If you spend more than that account, then you can deduct those health care savings off of your income tax return. That would include eyeglasses, dental work, hearing aids, chiropractic care. Whatever your health care would be, you get to fully deduct that.

Finally, we want lawsuit reform so that we don't have unnecessary spending so that doctors can try to protect themselves from frivolous lawsuits.

These are very simple, commonsense solutions. And you notice not one of these solutions requires a vast infusion of Federal tax money. That's because it's called freedom. That's the American way. And that will solve about 95 percent of our health care problems.

Will we need a government supported safety net? Always. We will always have one because there will always be people who, through no fault of their own, have physical conditions that won't allow them to work, that won't allow them to be able to pay their premiums or pay for their health care. We can afford--and we must pay for those people. But for the vast, overwhelming majority of people we can make health care affordable. That's why the proposal that was just offered by Senator Baucus is so concerning on the Senate side.

Congressman STEVE KING has made an excellent case against the House measure, H.R. 3200, and he made an excellent case why this option is so expensive and so burdensome on the individual. The reason why the Senate plan is equally negative in our eyes is for this reason.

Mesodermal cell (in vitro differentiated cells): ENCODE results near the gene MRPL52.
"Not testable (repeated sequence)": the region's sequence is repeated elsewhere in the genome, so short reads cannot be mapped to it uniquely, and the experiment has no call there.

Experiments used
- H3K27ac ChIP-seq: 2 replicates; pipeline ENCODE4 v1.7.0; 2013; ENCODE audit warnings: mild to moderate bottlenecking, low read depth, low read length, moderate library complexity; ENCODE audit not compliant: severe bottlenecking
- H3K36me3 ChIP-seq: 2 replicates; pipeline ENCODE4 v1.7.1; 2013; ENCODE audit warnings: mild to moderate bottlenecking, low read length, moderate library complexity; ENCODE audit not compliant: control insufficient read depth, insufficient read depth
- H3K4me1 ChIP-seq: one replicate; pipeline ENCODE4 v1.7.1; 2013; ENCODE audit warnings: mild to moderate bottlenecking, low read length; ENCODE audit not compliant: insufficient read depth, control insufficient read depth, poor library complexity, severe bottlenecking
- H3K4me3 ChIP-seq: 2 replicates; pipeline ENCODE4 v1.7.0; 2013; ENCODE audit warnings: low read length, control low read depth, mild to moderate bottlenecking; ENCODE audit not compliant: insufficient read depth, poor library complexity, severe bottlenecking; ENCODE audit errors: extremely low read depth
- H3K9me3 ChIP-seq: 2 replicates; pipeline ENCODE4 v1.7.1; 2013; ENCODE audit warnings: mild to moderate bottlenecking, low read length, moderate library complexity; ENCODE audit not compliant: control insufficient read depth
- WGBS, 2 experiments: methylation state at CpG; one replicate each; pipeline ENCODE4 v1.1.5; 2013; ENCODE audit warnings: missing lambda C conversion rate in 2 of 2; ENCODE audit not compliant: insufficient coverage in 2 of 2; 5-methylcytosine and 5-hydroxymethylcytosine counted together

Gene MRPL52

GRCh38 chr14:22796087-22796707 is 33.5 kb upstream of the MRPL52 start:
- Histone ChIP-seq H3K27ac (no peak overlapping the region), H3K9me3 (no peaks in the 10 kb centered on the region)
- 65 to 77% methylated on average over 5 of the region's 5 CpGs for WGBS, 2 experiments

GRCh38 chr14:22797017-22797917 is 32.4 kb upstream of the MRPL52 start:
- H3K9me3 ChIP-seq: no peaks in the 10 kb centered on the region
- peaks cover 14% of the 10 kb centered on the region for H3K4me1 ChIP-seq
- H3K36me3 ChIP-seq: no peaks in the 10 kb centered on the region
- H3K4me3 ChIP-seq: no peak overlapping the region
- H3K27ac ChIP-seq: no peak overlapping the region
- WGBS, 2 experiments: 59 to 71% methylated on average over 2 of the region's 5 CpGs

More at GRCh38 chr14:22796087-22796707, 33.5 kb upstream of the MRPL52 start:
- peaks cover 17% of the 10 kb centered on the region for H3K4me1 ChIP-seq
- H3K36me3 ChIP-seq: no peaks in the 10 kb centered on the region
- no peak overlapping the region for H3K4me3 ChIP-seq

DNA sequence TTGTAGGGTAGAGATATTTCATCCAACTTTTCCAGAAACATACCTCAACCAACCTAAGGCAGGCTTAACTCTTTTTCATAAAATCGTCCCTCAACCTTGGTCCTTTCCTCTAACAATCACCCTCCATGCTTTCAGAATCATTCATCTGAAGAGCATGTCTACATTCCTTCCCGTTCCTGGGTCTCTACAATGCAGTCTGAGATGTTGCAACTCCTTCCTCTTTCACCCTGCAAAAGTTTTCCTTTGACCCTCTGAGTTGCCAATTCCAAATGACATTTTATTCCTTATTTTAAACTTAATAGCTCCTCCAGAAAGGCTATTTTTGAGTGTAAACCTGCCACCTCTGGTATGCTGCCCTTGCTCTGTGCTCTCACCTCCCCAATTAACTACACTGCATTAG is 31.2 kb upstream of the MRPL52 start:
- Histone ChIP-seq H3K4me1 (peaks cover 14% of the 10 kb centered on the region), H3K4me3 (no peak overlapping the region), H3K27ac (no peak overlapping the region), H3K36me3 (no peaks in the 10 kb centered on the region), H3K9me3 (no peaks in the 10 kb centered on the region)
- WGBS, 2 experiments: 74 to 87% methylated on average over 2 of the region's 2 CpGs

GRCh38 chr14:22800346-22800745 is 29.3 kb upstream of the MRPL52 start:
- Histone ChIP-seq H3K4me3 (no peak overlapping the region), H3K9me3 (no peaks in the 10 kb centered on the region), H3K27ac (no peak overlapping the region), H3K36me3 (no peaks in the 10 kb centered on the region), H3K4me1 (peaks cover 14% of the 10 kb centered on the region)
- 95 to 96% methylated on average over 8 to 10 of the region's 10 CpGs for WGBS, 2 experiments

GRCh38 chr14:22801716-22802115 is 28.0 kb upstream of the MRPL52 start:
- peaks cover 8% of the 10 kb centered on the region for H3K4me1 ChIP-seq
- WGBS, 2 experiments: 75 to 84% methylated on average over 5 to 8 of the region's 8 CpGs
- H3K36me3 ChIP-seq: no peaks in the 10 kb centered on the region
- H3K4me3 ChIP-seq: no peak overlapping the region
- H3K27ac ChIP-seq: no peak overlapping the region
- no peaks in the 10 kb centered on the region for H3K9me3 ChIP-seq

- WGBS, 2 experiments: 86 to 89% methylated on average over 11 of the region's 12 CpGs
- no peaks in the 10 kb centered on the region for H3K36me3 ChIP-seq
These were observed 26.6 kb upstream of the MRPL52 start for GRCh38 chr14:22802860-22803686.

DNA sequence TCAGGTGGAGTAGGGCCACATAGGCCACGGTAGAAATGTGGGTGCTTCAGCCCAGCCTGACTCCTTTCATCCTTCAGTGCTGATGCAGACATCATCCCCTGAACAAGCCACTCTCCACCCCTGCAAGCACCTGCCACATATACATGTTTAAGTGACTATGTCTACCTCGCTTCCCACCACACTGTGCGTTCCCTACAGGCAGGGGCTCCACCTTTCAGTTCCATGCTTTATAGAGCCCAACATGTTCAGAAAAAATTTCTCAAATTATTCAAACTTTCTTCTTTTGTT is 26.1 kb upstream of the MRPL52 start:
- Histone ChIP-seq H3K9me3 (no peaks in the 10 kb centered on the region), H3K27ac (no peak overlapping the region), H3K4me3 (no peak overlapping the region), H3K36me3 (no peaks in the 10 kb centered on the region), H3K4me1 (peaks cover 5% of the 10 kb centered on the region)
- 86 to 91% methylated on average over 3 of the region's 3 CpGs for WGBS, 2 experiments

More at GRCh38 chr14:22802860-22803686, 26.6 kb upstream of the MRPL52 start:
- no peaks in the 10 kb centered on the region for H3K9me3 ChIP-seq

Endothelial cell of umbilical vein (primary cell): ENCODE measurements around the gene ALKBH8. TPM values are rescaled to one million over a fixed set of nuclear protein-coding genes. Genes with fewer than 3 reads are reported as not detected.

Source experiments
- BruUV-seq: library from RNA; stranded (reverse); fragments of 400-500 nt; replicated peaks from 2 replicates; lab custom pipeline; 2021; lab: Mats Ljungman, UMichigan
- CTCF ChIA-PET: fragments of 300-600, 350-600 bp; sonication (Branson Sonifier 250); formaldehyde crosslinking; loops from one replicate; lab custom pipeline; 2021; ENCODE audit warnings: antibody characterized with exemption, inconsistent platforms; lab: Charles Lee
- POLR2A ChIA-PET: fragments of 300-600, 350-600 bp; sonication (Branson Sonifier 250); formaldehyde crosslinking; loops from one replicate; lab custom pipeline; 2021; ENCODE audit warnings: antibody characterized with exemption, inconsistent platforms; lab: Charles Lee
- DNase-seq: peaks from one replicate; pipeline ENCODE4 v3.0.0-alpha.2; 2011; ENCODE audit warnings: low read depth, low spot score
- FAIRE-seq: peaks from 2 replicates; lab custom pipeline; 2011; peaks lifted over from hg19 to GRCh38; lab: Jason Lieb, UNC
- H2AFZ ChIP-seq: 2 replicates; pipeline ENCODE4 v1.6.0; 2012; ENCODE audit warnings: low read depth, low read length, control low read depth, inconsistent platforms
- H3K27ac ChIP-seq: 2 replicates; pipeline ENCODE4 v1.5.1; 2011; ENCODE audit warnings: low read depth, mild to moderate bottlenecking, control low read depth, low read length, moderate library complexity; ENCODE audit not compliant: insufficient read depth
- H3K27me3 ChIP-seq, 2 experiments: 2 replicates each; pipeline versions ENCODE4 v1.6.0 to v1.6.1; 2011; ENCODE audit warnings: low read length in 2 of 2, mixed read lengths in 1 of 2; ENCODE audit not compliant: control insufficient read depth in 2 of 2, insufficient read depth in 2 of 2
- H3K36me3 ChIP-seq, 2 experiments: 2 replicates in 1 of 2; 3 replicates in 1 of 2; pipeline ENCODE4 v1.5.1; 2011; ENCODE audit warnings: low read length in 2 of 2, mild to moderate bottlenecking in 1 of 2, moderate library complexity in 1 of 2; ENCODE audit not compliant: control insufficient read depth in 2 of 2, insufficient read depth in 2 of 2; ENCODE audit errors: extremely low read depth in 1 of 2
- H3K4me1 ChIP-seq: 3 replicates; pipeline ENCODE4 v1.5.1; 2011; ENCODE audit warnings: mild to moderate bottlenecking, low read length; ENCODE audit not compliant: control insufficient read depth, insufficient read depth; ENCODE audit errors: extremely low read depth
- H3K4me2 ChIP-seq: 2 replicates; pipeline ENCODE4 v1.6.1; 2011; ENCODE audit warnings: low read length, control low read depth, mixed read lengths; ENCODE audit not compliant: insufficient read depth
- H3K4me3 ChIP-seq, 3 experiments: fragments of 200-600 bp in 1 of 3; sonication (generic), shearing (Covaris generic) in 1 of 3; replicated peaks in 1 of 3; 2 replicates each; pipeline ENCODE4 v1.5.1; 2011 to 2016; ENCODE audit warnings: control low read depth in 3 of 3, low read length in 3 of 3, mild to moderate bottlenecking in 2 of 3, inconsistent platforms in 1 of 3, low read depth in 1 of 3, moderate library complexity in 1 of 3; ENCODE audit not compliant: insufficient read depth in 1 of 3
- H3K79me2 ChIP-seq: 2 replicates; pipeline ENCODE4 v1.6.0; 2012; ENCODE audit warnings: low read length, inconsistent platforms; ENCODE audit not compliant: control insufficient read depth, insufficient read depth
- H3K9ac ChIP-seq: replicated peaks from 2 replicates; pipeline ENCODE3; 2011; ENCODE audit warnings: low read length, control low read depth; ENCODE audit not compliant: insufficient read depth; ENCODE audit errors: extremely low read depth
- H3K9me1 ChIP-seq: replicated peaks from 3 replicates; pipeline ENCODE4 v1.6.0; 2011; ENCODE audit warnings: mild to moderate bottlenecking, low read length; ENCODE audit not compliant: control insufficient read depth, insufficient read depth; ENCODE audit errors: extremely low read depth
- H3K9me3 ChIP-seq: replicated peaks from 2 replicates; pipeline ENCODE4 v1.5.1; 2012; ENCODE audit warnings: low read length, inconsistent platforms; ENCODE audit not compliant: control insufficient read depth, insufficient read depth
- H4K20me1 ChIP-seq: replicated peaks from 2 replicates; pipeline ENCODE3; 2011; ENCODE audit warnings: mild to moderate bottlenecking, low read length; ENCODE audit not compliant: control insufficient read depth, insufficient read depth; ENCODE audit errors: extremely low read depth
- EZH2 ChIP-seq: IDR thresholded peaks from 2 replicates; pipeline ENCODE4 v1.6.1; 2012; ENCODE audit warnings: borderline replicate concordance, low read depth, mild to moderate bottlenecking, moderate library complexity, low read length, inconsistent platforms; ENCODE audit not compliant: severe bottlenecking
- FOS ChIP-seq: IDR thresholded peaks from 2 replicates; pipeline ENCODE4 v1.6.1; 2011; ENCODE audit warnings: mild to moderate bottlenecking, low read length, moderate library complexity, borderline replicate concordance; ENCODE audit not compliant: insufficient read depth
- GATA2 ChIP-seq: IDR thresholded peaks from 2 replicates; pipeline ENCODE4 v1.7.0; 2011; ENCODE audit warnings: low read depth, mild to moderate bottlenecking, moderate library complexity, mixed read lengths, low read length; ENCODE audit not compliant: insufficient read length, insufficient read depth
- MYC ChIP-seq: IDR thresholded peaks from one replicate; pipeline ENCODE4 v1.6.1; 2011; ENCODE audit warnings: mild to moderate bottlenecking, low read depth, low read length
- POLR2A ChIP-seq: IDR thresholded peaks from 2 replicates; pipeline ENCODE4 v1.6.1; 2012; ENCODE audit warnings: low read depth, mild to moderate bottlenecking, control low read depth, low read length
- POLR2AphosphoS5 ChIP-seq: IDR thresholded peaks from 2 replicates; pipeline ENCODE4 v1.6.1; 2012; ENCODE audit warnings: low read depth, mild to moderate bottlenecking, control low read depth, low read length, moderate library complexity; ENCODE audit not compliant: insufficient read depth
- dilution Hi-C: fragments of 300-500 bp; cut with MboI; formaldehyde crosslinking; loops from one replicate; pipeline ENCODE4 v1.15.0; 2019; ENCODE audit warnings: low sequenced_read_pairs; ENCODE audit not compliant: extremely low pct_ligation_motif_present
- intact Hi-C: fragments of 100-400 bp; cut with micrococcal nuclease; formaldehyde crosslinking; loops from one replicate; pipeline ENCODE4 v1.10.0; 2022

I take this out of the Wall Street Journal. It said: The centerpiece of the Obama-Baucus plan--because, remember, it was just a week ago here in this Chamber when President Obama essentially backed the Senator Baucus version of the health care plan.

But this is what the Wall Street Journal has to say today: The centerpiece of the Obama-Baucus plan is a decree that everyone purchase heavily regulated insurance policies or pay a penalty.

Now, imagine that. I don't even think this survives a test of constitutionality. The Federal Government would make the American people purchase a product or service that people don't want to buy, and the government would fine them and tax them with penalty of going to jail if they don't buy the product or service that the government tells them they have to buy.

Think of how incredible this is. The enforcement of this mandated, brute force health care policy would be enforced by the Internal Revenue Service. So we would be forced to buy services and products we don't want to buy at a cost we can't afford, and the Internal Revenue Service would be the enforcement mechanism.

This is not what the American people want to have, which is why the Republicans' positive alternative makes so much sense. You own it, you band together with anyone you want to purchase in any amount of policy from anyone you want, anywhere you want, with tax-free money or money that you deduct on your income tax policy, and then we have lawsuit reform.

I think it's a great alternative, and I yield back to the gentleman from Iowa.


Source:
Skip to top
Back to top